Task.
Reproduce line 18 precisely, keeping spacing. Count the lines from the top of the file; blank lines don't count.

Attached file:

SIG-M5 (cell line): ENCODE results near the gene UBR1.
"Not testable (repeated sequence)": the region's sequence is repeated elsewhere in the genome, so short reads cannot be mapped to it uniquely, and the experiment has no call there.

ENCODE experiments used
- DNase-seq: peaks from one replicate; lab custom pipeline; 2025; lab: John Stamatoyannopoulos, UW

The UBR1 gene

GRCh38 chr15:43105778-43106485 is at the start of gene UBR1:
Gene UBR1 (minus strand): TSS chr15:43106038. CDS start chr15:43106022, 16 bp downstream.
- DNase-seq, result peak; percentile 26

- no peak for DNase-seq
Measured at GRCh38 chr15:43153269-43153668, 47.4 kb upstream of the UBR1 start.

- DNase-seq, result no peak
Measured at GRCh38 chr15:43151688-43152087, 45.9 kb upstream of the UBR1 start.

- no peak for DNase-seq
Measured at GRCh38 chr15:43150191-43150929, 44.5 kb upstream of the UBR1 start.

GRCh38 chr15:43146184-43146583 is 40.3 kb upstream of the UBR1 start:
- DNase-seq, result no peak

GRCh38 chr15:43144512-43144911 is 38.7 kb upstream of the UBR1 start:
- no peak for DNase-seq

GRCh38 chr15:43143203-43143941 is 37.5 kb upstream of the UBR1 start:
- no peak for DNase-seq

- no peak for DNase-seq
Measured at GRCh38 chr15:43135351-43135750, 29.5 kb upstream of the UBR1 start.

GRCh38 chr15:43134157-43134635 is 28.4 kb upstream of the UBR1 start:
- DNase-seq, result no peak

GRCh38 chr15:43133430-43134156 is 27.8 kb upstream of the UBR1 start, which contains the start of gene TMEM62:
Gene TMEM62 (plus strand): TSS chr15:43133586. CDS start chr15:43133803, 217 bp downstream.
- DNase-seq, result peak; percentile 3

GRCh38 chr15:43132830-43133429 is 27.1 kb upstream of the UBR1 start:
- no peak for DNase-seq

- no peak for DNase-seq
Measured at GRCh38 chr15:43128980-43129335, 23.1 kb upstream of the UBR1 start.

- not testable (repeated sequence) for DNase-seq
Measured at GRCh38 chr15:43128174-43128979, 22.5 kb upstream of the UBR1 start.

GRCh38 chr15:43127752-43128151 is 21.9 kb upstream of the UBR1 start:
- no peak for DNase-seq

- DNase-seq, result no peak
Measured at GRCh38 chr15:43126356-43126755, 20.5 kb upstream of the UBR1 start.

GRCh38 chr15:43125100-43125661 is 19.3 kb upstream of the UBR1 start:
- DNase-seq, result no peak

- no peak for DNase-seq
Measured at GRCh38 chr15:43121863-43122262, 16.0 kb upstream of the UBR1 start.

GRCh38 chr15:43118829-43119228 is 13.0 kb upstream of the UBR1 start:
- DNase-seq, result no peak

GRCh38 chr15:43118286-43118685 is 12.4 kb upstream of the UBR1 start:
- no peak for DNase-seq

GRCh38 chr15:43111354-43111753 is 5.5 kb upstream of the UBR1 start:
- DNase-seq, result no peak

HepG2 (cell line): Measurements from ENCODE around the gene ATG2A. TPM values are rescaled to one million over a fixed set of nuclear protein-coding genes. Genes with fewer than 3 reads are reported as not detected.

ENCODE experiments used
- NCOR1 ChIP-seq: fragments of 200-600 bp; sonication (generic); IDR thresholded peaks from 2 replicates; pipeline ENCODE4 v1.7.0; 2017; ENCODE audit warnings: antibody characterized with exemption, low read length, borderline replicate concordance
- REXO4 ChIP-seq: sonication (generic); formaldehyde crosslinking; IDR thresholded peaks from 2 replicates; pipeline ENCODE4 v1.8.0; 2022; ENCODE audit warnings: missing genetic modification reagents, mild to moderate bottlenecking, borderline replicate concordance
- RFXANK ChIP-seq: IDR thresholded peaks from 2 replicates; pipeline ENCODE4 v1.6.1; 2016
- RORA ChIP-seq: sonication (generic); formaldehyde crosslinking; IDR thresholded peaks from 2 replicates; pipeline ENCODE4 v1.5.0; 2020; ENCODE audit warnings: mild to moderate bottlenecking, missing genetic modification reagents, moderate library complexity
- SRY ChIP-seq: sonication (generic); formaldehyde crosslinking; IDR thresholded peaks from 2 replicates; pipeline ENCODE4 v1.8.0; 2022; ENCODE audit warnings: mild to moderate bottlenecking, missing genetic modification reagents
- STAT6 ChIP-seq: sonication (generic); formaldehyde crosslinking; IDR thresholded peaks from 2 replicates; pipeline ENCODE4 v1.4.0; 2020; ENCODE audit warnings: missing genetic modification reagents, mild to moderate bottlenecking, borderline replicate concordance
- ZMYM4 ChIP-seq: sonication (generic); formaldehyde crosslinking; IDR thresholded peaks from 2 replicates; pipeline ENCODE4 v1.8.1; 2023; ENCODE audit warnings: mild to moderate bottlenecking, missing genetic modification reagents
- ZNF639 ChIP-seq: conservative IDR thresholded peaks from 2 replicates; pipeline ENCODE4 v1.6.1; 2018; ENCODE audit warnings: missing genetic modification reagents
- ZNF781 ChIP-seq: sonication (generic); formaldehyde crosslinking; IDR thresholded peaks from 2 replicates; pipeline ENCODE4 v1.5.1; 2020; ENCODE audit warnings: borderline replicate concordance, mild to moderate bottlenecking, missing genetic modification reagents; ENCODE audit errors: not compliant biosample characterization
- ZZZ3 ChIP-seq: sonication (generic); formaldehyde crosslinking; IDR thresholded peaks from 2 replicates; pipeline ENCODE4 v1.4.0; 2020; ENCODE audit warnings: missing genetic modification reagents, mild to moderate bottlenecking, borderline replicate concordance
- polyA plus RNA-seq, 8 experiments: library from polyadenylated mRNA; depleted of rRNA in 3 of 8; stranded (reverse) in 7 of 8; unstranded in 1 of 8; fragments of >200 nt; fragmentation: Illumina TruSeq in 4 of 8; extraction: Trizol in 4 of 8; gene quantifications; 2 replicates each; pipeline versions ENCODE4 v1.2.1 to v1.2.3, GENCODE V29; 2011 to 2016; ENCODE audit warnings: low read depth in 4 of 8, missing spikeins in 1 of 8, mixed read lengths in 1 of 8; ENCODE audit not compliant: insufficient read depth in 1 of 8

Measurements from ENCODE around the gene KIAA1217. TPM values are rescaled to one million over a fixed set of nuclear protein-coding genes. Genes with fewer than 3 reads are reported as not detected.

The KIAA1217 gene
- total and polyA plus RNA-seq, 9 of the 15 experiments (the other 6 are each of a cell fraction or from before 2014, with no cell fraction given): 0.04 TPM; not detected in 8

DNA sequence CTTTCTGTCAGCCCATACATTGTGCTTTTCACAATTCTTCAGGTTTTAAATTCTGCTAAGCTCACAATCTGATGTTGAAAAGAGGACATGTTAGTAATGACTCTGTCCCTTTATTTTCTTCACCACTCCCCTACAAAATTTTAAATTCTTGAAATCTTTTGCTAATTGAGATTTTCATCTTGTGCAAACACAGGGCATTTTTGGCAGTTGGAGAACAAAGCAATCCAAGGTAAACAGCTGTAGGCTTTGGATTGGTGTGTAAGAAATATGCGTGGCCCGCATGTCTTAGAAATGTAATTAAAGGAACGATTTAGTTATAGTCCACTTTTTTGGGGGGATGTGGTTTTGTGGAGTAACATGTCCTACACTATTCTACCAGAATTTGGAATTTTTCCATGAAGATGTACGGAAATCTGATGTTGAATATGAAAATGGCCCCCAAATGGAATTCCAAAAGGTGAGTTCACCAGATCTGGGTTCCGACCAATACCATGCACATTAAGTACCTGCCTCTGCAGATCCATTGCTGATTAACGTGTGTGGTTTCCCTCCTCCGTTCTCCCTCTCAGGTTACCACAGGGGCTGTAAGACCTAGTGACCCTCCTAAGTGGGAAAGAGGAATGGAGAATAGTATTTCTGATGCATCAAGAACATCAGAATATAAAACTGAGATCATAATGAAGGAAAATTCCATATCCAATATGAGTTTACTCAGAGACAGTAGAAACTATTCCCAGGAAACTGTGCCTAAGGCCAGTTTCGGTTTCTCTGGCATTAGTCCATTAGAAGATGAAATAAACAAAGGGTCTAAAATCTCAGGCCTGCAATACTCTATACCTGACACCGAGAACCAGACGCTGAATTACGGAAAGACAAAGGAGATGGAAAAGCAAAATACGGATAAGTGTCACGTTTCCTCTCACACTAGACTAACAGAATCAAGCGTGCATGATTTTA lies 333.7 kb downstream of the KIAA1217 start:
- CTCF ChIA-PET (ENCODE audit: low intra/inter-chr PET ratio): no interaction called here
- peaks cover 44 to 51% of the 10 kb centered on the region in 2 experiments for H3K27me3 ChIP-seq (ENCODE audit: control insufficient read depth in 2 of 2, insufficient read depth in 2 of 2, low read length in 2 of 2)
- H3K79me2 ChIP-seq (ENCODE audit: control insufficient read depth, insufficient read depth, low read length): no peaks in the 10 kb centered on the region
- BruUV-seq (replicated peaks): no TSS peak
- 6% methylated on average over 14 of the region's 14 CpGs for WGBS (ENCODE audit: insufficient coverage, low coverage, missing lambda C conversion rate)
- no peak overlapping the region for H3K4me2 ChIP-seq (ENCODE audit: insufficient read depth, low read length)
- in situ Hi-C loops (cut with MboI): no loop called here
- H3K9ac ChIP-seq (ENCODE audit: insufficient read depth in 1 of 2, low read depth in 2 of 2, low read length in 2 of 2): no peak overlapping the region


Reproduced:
- no peak for DNase-seq